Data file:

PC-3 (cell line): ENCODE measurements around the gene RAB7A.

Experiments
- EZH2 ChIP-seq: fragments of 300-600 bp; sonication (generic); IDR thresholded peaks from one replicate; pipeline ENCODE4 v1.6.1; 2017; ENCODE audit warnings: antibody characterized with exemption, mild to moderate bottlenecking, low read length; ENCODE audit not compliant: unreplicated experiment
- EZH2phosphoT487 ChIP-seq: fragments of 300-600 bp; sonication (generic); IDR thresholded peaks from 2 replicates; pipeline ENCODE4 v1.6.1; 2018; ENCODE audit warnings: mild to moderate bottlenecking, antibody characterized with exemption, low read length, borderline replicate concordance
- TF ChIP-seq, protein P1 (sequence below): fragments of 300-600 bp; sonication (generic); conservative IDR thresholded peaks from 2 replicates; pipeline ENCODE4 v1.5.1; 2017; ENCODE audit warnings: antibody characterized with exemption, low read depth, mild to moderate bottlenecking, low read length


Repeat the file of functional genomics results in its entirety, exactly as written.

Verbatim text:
PC-3 (cell line): ENCODE measurements around the gene RAB7A.

Experiments
- EZH2 ChIP-seq: fragments of 300-600 bp; sonication (generic); IDR thresholded peaks from one replicate; pipeline ENCODE4 v1.6.1; 2017; ENCODE audit warnings: antibody characterized with exemption, mild to moderate bottlenecking, low read length; ENCODE audit not compliant: unreplicated experiment
- EZH2phosphoT487 ChIP-seq: fragments of 300-600 bp; sonication (generic); IDR thresholded peaks from 2 replicates; pipeline ENCODE4 v1.6.1; 2018; ENCODE audit warnings: mild to moderate bottlenecking, antibody characterized with exemption, low read length, borderline replicate concordance
- TF ChIP-seq, protein P1 (sequence below): fragments of 300-600 bp; sonication (generic); conservative IDR thresholded peaks from 2 replicates; pipeline ENCODE4 v1.5.1; 2017; ENCODE audit warnings: antibody characterized with exemption, low read depth, mild to moderate bottlenecking, low read length